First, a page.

Archive for May, 2009

KEA Members Again Rally at May 27th School Board Meeting

May 30, 2009

KEA Rally Photos – 5/27-09

Well over one hundred KEA members turned out on May 27th to again call on the Kent School Board to address the issues of Time, Workload, and Compensation.  KEA President Lisa Brackin-Johnson spoke to the crowd, stating that these are the issues brought forward by the members, and that changes are essential so that educators can provide a quality education to every child.

Participants filed into the board meeting, and later in the evening Brackin-Johnson and others later addressed the board.  Among the speakers was former Kent teacher Kim McKeever, a National Board certified teacher and former KEA Bargaining Team member, who left Kent last year to work in another district.  McKeever spoke powerfully to the board about the lack of support she receved as a teacher and the disrespect she felt from the district, both as an educator and at the bargaining table.  After seeing salary comparisons with other area districts, McKeever made a call to the Lake Washington School District and was hired within a week.  She now makes $10,000 more per year and enjoys the collaborative and professional work environment provided by her new employer.

As if to illustrate truth of Kim’s remarks about disrespect, KSD General Counsel Chuck Lind interrupted the presentation to the board later made by KEA member Ron Nauer.  Nauer was speaking of the time demands made on middle school teachers, and started to describe a recent week in which he was required to attend eight meetings.  Lind began to shout from the back of the room that Nauer is “on the KEA bargaining team”  and was “negotiating.”   A KEA official pointed out that Nauer was simply speaking of his experience as an employee and of what is currently happening in his school.  Nauer moved to his next point and was able to conclude his statement, but it was clear to all present that the administration did not want the board and the public to hear what Ron had to say about excessive meetings.


YouTube Link From KEA’s 5/13 Rally!

May 23, 2009

It’s Time To Be Heard! It’s Time For Change!

May 21, 2009

On Wednesday, May 27th, KEA once again calls upon its mebers to rally before the School Board meeting.  Once again, we ask that members gather in front of the KSD Administration Building at 6:30, and then enter the meeting at 7 pm to make their presence felt with the School Board.  Several KEA members are expected to speak during the public comments section of the meeting.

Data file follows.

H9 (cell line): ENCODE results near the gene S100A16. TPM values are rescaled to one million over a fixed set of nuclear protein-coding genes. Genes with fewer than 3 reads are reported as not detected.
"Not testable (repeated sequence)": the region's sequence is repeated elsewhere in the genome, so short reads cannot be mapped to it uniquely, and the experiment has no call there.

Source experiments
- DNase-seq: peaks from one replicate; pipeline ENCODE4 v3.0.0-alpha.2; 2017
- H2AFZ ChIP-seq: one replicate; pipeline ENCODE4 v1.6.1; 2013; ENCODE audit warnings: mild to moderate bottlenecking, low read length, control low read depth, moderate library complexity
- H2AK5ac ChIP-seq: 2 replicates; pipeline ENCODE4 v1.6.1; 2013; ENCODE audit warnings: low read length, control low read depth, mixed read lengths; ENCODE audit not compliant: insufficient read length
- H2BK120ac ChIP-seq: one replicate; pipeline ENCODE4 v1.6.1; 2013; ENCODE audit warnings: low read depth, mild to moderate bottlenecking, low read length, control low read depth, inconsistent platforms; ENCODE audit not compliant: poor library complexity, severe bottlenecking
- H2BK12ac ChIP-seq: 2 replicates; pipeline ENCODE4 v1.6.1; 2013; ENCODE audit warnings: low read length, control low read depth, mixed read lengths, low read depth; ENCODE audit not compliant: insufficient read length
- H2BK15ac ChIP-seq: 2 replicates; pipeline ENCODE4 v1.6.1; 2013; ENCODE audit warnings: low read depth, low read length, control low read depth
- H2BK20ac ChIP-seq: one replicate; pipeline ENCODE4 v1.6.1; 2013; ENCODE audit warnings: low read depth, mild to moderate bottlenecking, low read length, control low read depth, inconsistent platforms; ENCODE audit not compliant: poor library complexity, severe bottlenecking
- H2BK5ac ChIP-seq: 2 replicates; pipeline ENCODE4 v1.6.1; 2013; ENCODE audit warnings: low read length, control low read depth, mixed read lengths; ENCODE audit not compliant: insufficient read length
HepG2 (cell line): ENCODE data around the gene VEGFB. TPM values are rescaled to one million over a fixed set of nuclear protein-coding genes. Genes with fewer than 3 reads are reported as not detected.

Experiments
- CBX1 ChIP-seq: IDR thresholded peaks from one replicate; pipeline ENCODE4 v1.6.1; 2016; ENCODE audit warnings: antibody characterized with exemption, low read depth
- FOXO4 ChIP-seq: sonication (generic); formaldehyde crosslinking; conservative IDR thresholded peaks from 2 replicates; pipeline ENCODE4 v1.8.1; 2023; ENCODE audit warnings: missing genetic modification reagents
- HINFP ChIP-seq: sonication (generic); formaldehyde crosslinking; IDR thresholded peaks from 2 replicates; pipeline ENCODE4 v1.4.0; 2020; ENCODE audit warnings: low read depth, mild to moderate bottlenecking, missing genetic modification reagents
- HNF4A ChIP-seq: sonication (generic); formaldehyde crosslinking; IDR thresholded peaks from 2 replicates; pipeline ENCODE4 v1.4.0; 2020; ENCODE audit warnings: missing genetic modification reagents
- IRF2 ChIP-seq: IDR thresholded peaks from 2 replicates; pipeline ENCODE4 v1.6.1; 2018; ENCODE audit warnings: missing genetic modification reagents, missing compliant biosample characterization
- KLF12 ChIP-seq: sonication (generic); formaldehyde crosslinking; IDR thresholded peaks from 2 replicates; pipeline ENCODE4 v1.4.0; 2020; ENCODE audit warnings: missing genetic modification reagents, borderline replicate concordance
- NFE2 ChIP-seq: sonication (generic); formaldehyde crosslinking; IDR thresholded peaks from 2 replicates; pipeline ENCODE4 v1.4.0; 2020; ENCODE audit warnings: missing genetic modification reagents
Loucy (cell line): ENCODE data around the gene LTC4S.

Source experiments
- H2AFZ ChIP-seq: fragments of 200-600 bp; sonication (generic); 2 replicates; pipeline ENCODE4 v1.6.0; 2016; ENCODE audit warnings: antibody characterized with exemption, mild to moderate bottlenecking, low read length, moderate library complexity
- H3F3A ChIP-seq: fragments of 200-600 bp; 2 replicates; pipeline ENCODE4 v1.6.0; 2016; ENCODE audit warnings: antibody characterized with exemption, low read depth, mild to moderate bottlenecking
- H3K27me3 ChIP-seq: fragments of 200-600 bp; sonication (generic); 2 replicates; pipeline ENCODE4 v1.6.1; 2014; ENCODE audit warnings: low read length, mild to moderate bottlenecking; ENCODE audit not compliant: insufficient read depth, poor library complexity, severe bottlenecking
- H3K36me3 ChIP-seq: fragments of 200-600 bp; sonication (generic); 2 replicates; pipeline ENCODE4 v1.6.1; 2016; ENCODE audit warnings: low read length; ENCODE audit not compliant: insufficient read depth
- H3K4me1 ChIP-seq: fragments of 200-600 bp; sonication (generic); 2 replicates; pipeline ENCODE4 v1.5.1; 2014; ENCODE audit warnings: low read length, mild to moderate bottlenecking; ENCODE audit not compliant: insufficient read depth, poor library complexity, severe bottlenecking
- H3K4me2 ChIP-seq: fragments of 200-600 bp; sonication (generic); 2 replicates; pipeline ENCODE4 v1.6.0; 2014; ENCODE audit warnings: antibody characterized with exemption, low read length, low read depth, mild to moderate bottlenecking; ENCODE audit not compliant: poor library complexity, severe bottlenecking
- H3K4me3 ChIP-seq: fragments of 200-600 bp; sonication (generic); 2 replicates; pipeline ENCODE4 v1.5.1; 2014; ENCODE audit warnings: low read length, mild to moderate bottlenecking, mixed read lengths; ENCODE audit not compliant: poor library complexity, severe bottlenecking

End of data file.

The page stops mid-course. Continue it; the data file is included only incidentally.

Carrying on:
There are only three more Board meetings left:  May 27th and June 10th and 24th.  We especially want to have a presence at the next two meetings to keep pressure on the School Board to make better decisions about the KSD budget and spending priorities.  This is especially true with news that Dr. Grohe’s last day is June 15th! 

As our new superintendent, Dr. Vargas, begins his tenure, he needs to know that Kent Education Association members are not happy with the status quo.  We are not happy with being treated as less than the professionals we are.  We are not happy with the recent RIF’s that will cause good teachers and staff to leave our District, not to mention increase our class sizes and case loads.  We are not happy that KSD’s proposed budget cuts do not include salary reductions or reduction of top-level Administration positions, even as they RIF teachers and cut essential staffing and programs that our kids need.  We are not happy with being the lowest paid teachers in the Puget Sound region.  We are not happy with the fact that while our workload increases each year, our time to complete these tasks continues to be taken up with Administrative busy work, meetings, and other distractions.  We are not happy with the fact that the contract and state law are regularly violated by Kent School District administrators, causing countless grievances and an Unfair Labor Practice filing.   We are not happy with the District’s bargaining proposals that would further damage the relationship between the District and its employees, as well as the education of our students.  And we are not happy that the KSD has posted distorted “facts” that “compare” KEA and KSD contract proposals on their website.